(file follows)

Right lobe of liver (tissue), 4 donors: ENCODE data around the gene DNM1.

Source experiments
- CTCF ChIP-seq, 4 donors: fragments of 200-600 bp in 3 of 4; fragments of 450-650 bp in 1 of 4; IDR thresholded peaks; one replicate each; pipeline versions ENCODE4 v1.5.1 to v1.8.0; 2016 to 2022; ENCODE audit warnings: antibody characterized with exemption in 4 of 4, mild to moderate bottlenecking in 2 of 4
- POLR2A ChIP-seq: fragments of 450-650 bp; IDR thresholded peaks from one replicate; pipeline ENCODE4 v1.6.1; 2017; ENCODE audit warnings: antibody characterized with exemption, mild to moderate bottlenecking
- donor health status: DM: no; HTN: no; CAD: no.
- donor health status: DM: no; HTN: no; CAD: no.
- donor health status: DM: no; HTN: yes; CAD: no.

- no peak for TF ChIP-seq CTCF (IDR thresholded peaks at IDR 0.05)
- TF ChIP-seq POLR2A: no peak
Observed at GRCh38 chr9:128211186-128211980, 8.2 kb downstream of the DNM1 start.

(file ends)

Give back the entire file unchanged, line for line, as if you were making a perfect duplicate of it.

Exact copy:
Right lobe of liver (tissue), 4 donors: ENCODE data around the gene DNM1.

Source experiments
- CTCF ChIP-seq, 4 donors: fragments of 200-600 bp in 3 of 4; fragments of 450-650 bp in 1 of 4; IDR thresholded peaks; one replicate each; pipeline versions ENCODE4 v1.5.1 to v1.8.0; 2016 to 2022; ENCODE audit warnings: antibody characterized with exemption in 4 of 4, mild to moderate bottlenecking in 2 of 4
- POLR2A ChIP-seq: fragments of 450-650 bp; IDR thresholded peaks from one replicate; pipeline ENCODE4 v1.6.1; 2017; ENCODE audit warnings: antibody characterized with exemption, mild to moderate bottlenecking
- donor health status: DM: no; HTN: no; CAD: no.
- donor health status: DM: no; HTN: no; CAD: no.
- donor health status: DM: no; HTN: yes; CAD: no.

- no peak for TF ChIP-seq CTCF (IDR thresholded peaks at IDR 0.05)
- TF ChIP-seq POLR2A: no peak
Observed at GRCh38 chr9:128211186-128211980, 8.2 kb downstream of the DNM1 start.